Here at Pop-A-Looza HQ think that actress and former Disney kid, Emily Osment, looks an awful lot like country singer, Carrie Underwood. We think the two could pass for sisters!
I have to admit that I wasn’t all that thrilled to hear of a sequel to Disney’s “Mary Poppins,” starring Emily Blunt in the title role. My apprehension, however, was allayed as soon as I heard Julie Andrews talk about how much she loved Blunt, and thought that she was practically perfect in every way to fill her own button-down shoes.
It would be impossible to overstate just how much care Disney took over this production, getting absolutely every detail beyond just-right. Cherry Tree Lane and The Banks Family are alive and well, albeit in need of Mary Poppins’s saving graces once again.
Michael Banks is grown up and living as a widower in the house he grew up in, along with his three children and Ellen, the maid. Banks has had a string of bad luck, beginning with the passing of his dear wife, which has left him in the position of having the family home foreclosed on. This is a job for Mary Poppins, if ever there was one.
Just as in the original movie, Mary Poppins arrives on the wind via umbrella, with a discerning eye focused on setting right multiple family problems, including saving the Banks home. I won’t spoil the story for those who’ve not seen it yet, but it’s relayed through really wonderful musical numbers and dance sequences that really do live up to their legacy.
Lin-Manuel Miranda is well-placed as Mary’s lamplighter pal, and with a bright smile and pleasant demeanor with the children, is instantly likable. His Cockney accent fares far better than Dick Van Dyke’s did in the original, so that what many have felt was a distraction (me, too) in the first film, is no longer. When Van Dyke puts in a cameo as the senior bank president near the end of the film, we happily find that his accent & dancing feet are both right where they need to be.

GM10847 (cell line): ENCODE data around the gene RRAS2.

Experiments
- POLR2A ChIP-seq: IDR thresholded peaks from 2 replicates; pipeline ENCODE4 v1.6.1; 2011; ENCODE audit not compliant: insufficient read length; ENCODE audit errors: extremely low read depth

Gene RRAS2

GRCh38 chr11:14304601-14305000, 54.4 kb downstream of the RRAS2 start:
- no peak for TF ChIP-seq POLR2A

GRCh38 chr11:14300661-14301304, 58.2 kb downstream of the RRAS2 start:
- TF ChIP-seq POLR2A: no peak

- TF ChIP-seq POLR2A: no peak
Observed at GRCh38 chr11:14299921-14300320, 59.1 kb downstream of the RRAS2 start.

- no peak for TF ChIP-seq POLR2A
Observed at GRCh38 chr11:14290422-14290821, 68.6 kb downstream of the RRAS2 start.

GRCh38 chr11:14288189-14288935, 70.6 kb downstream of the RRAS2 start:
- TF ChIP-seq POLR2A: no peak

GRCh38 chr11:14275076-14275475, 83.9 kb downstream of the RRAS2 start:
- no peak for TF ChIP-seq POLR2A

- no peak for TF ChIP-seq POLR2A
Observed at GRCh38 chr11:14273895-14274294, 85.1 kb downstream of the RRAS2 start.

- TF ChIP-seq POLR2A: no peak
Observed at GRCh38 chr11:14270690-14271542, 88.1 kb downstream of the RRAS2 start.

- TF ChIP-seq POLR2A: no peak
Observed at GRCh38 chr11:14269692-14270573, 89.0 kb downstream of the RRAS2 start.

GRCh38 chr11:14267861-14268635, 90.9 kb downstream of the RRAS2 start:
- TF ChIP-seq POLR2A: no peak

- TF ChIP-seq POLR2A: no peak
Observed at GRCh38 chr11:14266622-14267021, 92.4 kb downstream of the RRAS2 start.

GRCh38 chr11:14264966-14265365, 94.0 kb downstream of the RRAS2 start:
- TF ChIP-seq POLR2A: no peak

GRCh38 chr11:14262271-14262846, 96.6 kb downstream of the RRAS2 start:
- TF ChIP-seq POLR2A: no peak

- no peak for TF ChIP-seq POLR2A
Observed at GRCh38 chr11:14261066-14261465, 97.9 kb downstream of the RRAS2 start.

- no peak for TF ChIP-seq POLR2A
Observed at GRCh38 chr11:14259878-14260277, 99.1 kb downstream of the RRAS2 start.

The closing scene of the movie is happy-tear-inducing, wrapping up an emotional sequel that hits all of the right marks. I haven’t ever seen a contemporary movie even come close to creating a sentiment and charm that so many golden-era movies do, until “Mary Poppins Returns.” Returning to Cherry Tree Lane is a dream come true.
Since 2015, when The Force Awakens came out, Disney has supplement-ed its on-screen world of Star Wars with books. Referred to as the Star Wars Disney Canon on Goodreads, these books flesh out the wonderful world that George Lucas created over forty years ago. They follow characters that we love, and new characters that we have yet to meet on screen. As a fan of Star Wars, I am always happy to be in that world, so a few years back I started to read some of the books set in the world of Star Wars. The first one I picked up was Claudia Gray’s Bloodline.
Bloodline is the story of Princess Leia, now Senator Organa, and how she navigates the universe post Return of the Jedi. She has the struggles of a politician, but also that of the daughter of Darth Vader. Gray digs into feelings and themes not explored in the Star Wars movies. What would it be like to know your father is Darth Vader? What would it be like if people found out? Gray tackles the psychological side of Leia, and it’s very moving. Leia is obviously a great favorite among Star Wars fans, as she is a strong, powerful, and inspiring leader. It was really nice to get to see even more sides of her, and to get to know her better as a character.